I do believe my view of my body changed a lot when I was pregnant with Oliver. My body was doing something pretty amazing--making a person, and I had to keep it healthy to keep him healthy. During my pregnancy, I was diagnosed with Gestational Diabetes. At first I was devastated....you mean I wouldn't be able to indulge in anything I wanted with the wonderful "I'm eating for two" excuse? I don't even get a break for pregnancy? But then I took the class on it and read the piles of literature they gave me and got started on the meal plan (see, no "d" word) they gave me. Yes it was limiting, but not as much as I thought. I even got to have ice cream! It was all about portion control, especially where carbs/sugars are concerned. And eating 6 small meals a day (or 3 small meals plus 3 snacks), to keep my blood sugar levels in a healthy range. So, for example, I could have 1/2 cup of ice cream as my evening snack. It was manageable. I was diagnosed at 28 weeks, at which point I had not gained any weight with the pregnancy at all. Following the GD diagnosis, I actually lost weight over the rest of the pregnancy. And then after I had Oliver, I lost all that baby weight too, so 2 weeks after having him, I had lost something like 32 pounds since my positive pregnancy test! [disclaimer: for some reason I am completely forgetting the numbers...exactly how much I lost during and after pregnancy....if mom or someone who knew then remembers, let me know! I know it was around 32 pounds total.]
Pretty cool, huh? I know all my other mommy friends would kill to have that outcome, but there were downfalls too. Pricking my finger and testing my blood all day long. Never ever being able to give in to cravings. So you'd think I would have kept it off, right? You'd think. But no, not all of it. I currently weigh 14 pounds less than when I got the positive pregnancy test. I could blame lots of things: caring for an infant, not being able to breastfeed (everyone loses weight with breastfeeding it seems). Or when he was no longer an infant...starting a new job and being too busy, then traveling and moving, blah blah blah. No regrets. All I can do is start now.
So all of that to say, the inspiration for my new healthy eating plan is the GD meal plan. I know that carbs are my problem. I carry my weight in my tummy, and everything I've read says this is a big sign of carb/insulin issues. I have been tested since my pregnancy, and while I don't have any form of diabetes, my numbers are high enough that I could develop it in the future. I want to avoid that!
I like the GD plan because it doesn't tell you what to eat, but how to eat. I hate diets (I can use the word if I'm talking about what I hate about them!) that tell you what you must eat at every meal. The good thing about the GD plan is you can adjust it for your tastes and for cooking for a family. So the basics:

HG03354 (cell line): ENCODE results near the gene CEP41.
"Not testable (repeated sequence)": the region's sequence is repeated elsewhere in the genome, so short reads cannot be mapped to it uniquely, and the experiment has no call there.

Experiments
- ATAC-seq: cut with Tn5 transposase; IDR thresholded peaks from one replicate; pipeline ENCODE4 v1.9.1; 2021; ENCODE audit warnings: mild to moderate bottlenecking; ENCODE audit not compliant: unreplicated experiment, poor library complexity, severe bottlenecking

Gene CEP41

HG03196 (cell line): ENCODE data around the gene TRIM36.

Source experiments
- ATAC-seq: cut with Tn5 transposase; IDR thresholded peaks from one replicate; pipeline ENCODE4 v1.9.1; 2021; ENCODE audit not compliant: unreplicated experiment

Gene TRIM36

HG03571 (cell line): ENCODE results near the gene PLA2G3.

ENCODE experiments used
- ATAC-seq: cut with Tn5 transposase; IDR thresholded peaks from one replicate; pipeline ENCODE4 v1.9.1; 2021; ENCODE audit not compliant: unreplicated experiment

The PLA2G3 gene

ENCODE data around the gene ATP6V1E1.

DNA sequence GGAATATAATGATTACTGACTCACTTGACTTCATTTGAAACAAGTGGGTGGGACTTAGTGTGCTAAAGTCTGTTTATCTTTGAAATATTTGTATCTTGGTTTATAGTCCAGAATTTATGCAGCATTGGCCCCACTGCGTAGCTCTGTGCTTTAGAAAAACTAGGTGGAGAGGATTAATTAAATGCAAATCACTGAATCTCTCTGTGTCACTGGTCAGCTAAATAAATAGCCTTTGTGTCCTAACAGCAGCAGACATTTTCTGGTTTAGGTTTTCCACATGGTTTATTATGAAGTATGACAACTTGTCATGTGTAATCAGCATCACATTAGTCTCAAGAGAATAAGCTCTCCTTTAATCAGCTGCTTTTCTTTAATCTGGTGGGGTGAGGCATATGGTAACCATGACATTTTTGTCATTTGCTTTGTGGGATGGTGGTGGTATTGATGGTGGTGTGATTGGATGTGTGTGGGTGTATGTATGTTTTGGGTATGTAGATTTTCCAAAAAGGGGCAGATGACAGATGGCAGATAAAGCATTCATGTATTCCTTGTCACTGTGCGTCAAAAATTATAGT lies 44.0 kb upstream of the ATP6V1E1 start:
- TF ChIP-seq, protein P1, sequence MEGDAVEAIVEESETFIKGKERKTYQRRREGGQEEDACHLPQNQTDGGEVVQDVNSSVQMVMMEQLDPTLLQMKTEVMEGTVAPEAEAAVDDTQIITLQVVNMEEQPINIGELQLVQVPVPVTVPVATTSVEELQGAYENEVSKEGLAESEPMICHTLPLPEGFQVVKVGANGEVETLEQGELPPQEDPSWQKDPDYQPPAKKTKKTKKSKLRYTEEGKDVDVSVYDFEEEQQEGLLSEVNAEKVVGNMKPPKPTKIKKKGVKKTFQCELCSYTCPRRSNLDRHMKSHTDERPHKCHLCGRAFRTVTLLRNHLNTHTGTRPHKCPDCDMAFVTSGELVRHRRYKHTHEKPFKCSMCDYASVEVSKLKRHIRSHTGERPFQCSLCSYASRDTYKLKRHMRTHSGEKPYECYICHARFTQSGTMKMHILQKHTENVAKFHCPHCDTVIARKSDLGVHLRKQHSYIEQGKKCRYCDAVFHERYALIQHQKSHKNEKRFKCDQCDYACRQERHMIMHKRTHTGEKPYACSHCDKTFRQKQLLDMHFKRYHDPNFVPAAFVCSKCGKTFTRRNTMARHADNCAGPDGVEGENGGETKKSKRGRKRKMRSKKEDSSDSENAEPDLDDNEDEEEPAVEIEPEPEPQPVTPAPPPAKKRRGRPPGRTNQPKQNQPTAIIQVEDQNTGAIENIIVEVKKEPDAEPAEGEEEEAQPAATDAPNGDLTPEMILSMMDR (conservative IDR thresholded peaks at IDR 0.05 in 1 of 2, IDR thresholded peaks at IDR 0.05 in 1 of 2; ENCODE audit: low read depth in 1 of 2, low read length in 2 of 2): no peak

- 3 small meals + 3 snacks a day. Never go longer than 2.5 hours without eating.
- Limit carbs, but have them at each meal/snack. This is important. The GD plan does not eliminate carbs/sugars, as many people assume. Carbs are important fuel for your body. There are good carbs and bad carbs, the key is to have good carbs, but regardless, limit the quantity. Having them throughout the day will keep insulin levels normal. The GD meal plan broke it down like this:
- Breakfast, 1 carb serving (1 carb serving = 15 grams carbohydrates)
- Snack, 1 carb serving
- Lunch, 2-3 carb servings
- Snack, 1 carb serving
- Dinner, 3 carb servings
- Snack, 1 carb serving
- Always have a protein with a carb
- Eat as many veggies as I want, except for corn, peas, carrots, all of which contain carbs.
- No milk in the morning. While milk is a good carb to have and encouraged, it can mess with blood sugar levels first thing in the morning. So cereal is not a good breakfast choice on a GD meal plan.
- Unlike the GD plan, limit fats. On the GD plan, they encourage you to eat more fat because it keeps blood sugar levels even and it is good for baby's development. But no baby, no extra fats!
- Please note that GD diet plans vary. I had a mild case, I never had to give myself insulin. My numbers stayed very nicely controlled with the meal plan. I know other women have a lot more trouble controlling their numbers than I did. So if you've stumbled upon this blog and have GD, please consult a professional!
So that's the gist of it. I'll add more info as I go along. I don't anticipate logging all my meals on my blog, but I'll make note of things I find that work for me, and resources as I find them.
Exercise is a big part of all this. More on that in another post soon!